NI Car Repairers Warn Over Motorist Safety

NIBA Sean Bradley 1A group representing more than 200 car repairers employed across over 50 independent small and medium-sized businesses in Northern Ireland warned today that lives could be put at risk by a range of "questionable" practices which it said were being carried out by members of the motor insurance industry.
 
The Northern Ireland Bodyshop Alliance (NIBA) said it is now urging Stormont to more urgently review the car insurance sector, which it said is putting its members under increasing pressure to cut corners in a bid to save money and maintain profit margins.

 

 

NIBA Chairman Sean Bradley outlined the organisation's concerns following its annual general meeting.

"Unless Stormont intervenes in the local repair market and looks at the questionable practices of certain insurance companies, we could see a major fatality on our roads caused by poor repairs.

"All we want is a fair and transparent commercial environment, a balanced relationship with insurers and the right to do what is best for our customers – the local motorist.  For us, that means repairing a vehicle to stated manufacturer standards for a reasonable price".
 
"We know that the insurance industry is already the subject of investigation, but while the main focus of this has been around the cost of insurance and premiums to consumers, we are worried that there is an important safety message being lost."
 
Earlier this year, NIBA launched an awareness-raising campaign called 'Your Car, Your Choice', in which sought to remind those involved in a car accident that they had the right to choose their own car repairer and that they did not have to be forced, or swayed, into taking their vehicle to a repairer designated by their insurer – a practice, it said, was costing local jobs and diverting much-needed local revenue to other parts of Northern Ireland.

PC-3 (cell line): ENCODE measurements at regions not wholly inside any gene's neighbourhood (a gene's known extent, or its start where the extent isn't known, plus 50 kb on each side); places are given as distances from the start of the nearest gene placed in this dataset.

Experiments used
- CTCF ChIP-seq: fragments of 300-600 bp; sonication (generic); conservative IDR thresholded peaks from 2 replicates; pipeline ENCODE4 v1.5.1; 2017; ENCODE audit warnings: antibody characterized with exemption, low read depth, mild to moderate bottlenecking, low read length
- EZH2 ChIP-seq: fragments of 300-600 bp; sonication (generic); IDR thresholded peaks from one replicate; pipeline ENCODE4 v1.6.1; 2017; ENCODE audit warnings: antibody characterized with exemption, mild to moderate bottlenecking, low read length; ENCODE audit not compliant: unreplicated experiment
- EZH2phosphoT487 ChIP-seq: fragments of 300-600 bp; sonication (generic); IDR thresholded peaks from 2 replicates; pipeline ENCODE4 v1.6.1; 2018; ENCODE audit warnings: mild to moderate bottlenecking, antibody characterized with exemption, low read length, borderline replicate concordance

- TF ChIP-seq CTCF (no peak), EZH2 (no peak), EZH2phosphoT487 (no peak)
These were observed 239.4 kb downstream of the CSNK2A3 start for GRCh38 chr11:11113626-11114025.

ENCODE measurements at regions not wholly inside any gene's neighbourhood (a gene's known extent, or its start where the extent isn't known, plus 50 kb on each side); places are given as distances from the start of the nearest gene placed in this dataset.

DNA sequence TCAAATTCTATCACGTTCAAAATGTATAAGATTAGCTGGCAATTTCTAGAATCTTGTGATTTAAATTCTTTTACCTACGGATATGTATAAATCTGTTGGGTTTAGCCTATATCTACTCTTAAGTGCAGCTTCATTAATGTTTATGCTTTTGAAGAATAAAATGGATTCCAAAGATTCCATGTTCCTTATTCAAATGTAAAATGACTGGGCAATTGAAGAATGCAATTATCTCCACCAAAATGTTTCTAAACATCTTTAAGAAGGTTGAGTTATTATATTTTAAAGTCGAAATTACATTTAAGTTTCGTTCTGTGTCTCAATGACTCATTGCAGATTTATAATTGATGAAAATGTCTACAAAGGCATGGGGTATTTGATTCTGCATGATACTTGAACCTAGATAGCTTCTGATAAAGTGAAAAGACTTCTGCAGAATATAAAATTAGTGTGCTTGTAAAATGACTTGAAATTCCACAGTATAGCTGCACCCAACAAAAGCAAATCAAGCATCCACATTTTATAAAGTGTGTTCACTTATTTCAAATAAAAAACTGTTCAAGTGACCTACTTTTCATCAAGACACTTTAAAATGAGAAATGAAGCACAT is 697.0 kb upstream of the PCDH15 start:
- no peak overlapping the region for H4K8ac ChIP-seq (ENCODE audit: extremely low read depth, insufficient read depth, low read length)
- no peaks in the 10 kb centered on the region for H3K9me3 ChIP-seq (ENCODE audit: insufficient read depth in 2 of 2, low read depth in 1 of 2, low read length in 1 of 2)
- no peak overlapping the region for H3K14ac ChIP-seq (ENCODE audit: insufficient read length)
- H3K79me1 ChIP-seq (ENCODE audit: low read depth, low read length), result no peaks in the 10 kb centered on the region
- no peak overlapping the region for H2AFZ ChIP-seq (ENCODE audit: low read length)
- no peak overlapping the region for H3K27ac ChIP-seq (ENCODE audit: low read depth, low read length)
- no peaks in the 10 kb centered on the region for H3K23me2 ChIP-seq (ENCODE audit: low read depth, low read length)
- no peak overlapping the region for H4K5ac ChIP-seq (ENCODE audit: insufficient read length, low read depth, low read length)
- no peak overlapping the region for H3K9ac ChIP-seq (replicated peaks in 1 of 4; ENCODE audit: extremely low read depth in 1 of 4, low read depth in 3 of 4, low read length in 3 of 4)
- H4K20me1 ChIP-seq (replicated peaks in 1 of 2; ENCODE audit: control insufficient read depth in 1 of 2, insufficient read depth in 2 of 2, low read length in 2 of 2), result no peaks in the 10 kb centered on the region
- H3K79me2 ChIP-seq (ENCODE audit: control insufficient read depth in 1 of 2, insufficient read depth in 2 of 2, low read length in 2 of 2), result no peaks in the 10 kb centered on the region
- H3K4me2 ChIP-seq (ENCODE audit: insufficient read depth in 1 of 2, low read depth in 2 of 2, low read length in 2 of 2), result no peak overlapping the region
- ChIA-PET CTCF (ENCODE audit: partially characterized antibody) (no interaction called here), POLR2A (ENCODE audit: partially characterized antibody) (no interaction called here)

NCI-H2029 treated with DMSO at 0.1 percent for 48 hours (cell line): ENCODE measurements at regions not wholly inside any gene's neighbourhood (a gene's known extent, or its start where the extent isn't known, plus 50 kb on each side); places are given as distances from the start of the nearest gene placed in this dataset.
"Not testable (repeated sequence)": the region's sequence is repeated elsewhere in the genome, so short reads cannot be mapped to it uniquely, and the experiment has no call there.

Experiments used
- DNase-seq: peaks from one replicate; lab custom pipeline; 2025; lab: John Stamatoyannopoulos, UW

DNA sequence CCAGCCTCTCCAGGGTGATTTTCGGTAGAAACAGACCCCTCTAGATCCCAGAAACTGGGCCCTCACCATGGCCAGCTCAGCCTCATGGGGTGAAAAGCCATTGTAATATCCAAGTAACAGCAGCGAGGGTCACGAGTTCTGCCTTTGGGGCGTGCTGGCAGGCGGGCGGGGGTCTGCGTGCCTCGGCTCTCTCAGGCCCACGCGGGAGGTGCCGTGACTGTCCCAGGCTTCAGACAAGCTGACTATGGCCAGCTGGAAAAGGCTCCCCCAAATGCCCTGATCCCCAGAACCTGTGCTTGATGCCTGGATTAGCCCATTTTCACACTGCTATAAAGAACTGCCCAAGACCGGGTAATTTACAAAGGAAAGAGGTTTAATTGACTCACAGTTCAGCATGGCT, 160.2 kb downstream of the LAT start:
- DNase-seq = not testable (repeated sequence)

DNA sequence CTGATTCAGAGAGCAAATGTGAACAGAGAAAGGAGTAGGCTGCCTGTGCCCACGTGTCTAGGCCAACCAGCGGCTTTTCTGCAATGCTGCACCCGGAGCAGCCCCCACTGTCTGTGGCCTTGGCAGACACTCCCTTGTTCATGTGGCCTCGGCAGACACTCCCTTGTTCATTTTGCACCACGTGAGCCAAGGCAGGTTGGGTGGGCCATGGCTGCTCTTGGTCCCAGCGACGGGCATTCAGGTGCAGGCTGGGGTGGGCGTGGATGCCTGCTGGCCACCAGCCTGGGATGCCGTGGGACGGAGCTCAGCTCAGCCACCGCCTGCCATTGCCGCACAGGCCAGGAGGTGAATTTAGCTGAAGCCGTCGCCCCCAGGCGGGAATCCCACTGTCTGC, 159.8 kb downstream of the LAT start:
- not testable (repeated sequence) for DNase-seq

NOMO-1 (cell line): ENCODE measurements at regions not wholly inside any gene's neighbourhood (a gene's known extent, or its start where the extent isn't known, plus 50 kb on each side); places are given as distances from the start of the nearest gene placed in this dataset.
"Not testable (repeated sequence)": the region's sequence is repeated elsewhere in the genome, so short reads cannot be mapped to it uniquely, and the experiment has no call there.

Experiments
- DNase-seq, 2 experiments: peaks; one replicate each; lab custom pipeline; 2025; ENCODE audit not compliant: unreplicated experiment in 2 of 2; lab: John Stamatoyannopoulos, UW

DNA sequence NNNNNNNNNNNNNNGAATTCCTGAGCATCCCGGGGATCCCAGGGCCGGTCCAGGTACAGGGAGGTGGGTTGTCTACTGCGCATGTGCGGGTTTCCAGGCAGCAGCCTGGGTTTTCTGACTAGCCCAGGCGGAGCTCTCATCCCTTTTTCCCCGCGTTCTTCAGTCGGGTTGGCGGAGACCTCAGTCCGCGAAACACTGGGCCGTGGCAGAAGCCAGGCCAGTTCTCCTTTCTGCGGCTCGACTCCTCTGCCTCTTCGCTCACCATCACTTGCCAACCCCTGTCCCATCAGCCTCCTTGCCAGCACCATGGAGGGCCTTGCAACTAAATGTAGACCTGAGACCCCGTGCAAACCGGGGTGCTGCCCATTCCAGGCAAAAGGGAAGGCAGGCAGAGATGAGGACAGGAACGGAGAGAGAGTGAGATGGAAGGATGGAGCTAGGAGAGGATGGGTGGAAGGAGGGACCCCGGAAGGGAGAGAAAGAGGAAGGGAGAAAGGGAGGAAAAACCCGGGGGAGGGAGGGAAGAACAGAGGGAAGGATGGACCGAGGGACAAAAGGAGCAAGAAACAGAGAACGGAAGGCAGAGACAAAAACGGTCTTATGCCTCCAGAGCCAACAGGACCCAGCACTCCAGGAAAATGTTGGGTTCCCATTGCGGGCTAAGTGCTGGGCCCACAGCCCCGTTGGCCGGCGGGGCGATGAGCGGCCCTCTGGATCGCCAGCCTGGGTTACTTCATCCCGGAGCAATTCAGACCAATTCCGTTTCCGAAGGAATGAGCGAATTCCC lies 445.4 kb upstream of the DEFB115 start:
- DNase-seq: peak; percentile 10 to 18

Sean Bradley said NIBA planned to meet a range of MLAs over the coming weeks to explain more about the consumer issues his members believe should be highlighted. These include:
 
•    Cases where insurers had instructed repairers to fit parts to damaged vehicles which were not genuine manufacturer parts.
•    Cases where customers had been offered below-market values by car insurers when the vehicle had been written-off following a collision.
•    Incidents where customers were charged varying excesses for using insurance company-approved car repairers over independent garages.
•    Incidents where car insurers had misinformed policy holders that they were not obliged to take their vehicle to the insurer's own chosen repair company and that they had the right to choose their own garage repairer (which is often more convenient for customers, and, in many cases, a local relationship had already been established with a car repairer).
•    Cases where local motorists had been wrongly-informed by insurers that they could not make complaints against them to the UK Financial Ombudsman Service.
 
Sean Bradley added:
 
"As an organisation which represents a significant, important group of independent car repairers, I am deeply concerned by what my members are telling me, many of whom are terrified to speak out for fear of sanctions from those insurers on which they rely on for the livelihoods.
 
"As Chair of the organisation, which supports more than 200 professionally-trained and qualified car repairers, it is my responsibility to raise these issues and I'm satisfied by the cases outlined to me that these concerns should be raised.  
 
"My members also tell me that, increasingly, they are being put under pressure to accept less favourable terms to repair vehicles and they worry about the effect this could have on safety and quality."

 

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